But, if on the other hand, you find that this was, that he was truly in that apartment, that he wasn't out on the street, that he, of course, if you find that he was in that apartment, and never left that apartment that apartment [sic] that afternoon, around 4:45, then you must find him not guilty.

 (Trial Transcript at 291).

 This language fails to provide the proper balance to assure that the burden of persuasion remained with the Government and was not shifted to the defendant. Rather, this kind of language could be interpreted by the jurors as meaning that the defendant had an affirmative duty to demonstrate that he had been in his apartment at the time the alleged crime was committed.

 Finally, I question the propriety of the language used by the trial judge in the supplemental alibi instruction where he stated:

 [If] the alibi witnesses have created reasonable doubt in your mind as to whether or not the defendant committed the crimes charged here, you have a duty to acquit.

 (Trial Transcript at 303).

 This language is followed immediately by language that is remedial in nature:

 Of course, that is true; if you have a doubt, if you have a doubt as to the guilt of the defendant, you are bound to resolve the doubt in favor of the defendant. I am sure that I told you that.

 (Trial Transcript at 303).

 I read this language to imply that the defendant who has relied on an alibi defense must take an active role to create reasonable doubt in the jurors' minds with respect to his responsibility for the alleged criminal acts. This instruction would encourage jurors to look first to a defendant's affirmative proof of innocence. A better approach was articulated in United States v. Booz, supra, where the Third Circuit indicated that such proof of alibi "need only raise a reasonable doubt in the jurors' minds as to whether the defendant was present at the scene." 451 F.2d at 724 (emphasis added). *fn6" This language is to be distinguished from that used in the case before me where the trial court had indicated that acquittal would be appropriate if the alibi witnesses had created a reasonable doubt as to whether or not the defendant had committed the crimes charged. The difference is a subtle one but I find that the language used by the trial judge here further detracts from the Government's burden of persuasion.

 It is my conclusion that the alibi instruction, read in its entirety, was so ambiguous as to allow reasonable people to infer that the petitioner was required to prove that he was not present at the scene of the crime. The constitutional infirmities which I have identified were not cured by the more general language which appears in the course of the charge (see supra, n. 2), that the burden of proof never shifts from the Government to the defendant and that the Government must bear the burden of persuasion on all issues raised at trial. United States v. Booz, supra, at 723-24. Cf., United States v. Vigorito, supra; Sullivan v. Scafati, supra.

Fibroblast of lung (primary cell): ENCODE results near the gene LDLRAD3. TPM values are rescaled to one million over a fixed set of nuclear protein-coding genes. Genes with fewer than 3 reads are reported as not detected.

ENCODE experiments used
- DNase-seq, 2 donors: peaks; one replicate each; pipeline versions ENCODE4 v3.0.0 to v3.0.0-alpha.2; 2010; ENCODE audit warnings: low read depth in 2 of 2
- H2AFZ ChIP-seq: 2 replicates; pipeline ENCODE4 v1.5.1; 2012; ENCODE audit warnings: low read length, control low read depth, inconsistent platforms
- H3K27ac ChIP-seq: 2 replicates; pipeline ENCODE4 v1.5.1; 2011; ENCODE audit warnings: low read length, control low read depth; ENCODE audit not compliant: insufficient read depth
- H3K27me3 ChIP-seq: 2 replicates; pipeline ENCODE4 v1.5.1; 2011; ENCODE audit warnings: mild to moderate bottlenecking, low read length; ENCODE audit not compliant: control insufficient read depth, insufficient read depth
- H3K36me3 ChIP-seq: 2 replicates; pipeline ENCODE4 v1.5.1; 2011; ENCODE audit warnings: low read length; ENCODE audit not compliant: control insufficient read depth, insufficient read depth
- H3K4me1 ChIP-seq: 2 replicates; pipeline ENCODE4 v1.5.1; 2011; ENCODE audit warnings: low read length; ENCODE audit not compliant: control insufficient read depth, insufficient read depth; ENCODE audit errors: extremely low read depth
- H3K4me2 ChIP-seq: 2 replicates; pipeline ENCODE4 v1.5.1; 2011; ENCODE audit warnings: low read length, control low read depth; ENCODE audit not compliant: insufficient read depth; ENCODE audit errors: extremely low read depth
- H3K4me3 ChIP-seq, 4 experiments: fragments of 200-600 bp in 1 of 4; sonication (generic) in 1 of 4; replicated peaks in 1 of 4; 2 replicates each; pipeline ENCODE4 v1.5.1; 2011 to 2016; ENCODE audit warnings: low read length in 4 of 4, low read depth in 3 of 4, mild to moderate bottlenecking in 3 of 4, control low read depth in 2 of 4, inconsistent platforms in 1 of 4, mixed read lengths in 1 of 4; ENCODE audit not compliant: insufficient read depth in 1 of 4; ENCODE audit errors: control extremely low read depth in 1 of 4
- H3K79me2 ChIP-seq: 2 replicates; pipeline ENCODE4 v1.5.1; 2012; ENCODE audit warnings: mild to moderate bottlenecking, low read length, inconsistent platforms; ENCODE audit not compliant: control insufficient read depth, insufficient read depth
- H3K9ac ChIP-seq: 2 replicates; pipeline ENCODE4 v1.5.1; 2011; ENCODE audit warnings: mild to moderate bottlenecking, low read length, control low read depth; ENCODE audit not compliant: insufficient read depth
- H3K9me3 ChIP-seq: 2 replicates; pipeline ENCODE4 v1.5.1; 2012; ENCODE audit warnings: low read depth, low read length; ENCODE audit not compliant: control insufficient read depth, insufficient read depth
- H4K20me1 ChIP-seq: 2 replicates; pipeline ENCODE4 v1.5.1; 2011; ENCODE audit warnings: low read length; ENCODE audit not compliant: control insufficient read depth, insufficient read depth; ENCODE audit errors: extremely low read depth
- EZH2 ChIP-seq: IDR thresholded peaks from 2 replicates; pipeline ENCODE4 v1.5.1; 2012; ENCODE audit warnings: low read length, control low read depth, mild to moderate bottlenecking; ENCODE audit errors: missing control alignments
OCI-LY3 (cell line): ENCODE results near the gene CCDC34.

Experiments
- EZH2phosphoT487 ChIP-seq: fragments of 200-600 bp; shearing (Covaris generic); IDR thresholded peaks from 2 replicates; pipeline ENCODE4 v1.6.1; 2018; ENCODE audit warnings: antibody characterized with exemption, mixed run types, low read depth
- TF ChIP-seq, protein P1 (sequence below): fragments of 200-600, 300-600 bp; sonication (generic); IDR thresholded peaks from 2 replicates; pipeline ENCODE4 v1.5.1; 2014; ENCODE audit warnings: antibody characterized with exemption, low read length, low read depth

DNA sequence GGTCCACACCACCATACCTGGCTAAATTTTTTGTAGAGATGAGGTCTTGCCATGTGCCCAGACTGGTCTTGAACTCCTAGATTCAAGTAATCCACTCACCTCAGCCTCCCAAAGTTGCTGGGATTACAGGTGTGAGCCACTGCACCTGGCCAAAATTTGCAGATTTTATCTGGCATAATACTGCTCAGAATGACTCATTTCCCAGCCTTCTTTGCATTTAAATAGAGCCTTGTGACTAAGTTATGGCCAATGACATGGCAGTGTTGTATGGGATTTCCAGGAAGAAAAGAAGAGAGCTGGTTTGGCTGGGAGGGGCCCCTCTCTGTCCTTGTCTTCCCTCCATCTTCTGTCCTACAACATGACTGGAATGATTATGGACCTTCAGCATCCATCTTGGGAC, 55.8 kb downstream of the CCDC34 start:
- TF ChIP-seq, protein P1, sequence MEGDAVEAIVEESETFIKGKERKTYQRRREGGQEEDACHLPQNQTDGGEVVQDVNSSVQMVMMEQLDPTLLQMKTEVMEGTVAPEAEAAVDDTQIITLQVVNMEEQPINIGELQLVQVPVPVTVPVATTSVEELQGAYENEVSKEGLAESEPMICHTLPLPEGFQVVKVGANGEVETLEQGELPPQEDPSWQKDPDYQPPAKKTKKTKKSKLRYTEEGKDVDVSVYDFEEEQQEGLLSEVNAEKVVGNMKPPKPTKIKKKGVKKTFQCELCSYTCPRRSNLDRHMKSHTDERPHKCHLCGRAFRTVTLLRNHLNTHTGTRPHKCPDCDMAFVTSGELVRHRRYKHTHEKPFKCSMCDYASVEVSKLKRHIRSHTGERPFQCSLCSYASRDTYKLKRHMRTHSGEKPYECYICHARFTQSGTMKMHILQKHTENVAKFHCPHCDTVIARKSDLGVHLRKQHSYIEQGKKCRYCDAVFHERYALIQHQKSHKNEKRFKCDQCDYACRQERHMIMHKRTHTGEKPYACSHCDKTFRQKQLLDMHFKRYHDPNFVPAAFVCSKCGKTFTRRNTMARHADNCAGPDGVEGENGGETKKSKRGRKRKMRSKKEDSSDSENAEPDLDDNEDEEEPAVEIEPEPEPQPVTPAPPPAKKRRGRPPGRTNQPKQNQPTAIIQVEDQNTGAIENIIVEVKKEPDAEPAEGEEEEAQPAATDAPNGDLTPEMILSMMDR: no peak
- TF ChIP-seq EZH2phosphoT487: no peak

This instruction gave the jury a choice between applying two conflicting burdens of persuasion. Reasonable minds could infer from this instruction that the defendant still had the burden of showing his non-presence, even though the instruction does state at several points that the burden remains with the state to prove "the crime as a whole." (See Stump v. Bennett, supra, at 122). However, it is clear that the jury does not have this option. The jury may not "ignore the reasonable doubt test on the issue of presence in a criminal prosecution. The Constitution, and more specifically the due process clause of the fourteenth amendment, permits of no such 'choice.'" Smith v. Smith, supra, at 578.

 The constitutional deficiencies in this charge cannot be classified as harmless error under the standards established by the United States Supreme Court in Chapman v. State of California, 386 U.S. 18, 87 S. Ct. 824, 17 L. Ed. 2d 705 (1967), and Anderson v. Nelson, 390 U.S. 523, 88 S. Ct. 1133, 20 L. Ed. 2d 81 (1968). It is fundamental to our system of justice that instructions to the jury must be consistent with each other and not misleading to the jurors. Smith v. United States, 230 F.2d 935 (6th Cir. 1956). I believe that the instruction in the case instruction in the case before me was likely to have caused confusion and to have created a substantial likelihood that the jury would incorrectly place the burden of persuasion on the petitioner with respect to at least one essential element of the crime charged. Such a shift of this burden to the petitioner in the course of the trial renders the trial fundamentally unfair. Johnson v. Wright, supra, at 831. I therefore concur with the conclusion of the Eighth Circuit that "[if] inconsistent meanings are conveyed by the instruction, whereby a jury could derive an erroneous understanding of the burden, it is difficult to reason that a reasonable doubt does not exist as to the prejudice involved." Stump v. Bennett, supra, at 122.

 The application for a writ of habeas corpus is granted and the judgment of the Erie County Court is hereby vacated. Petitioner shall be released from the custody of the New York State Department of Correctional Services unless, within sixty days of the date of this order, further proceedings on the original indictment are initiated.

 Certificate of probable cause is granted.

 So ordered.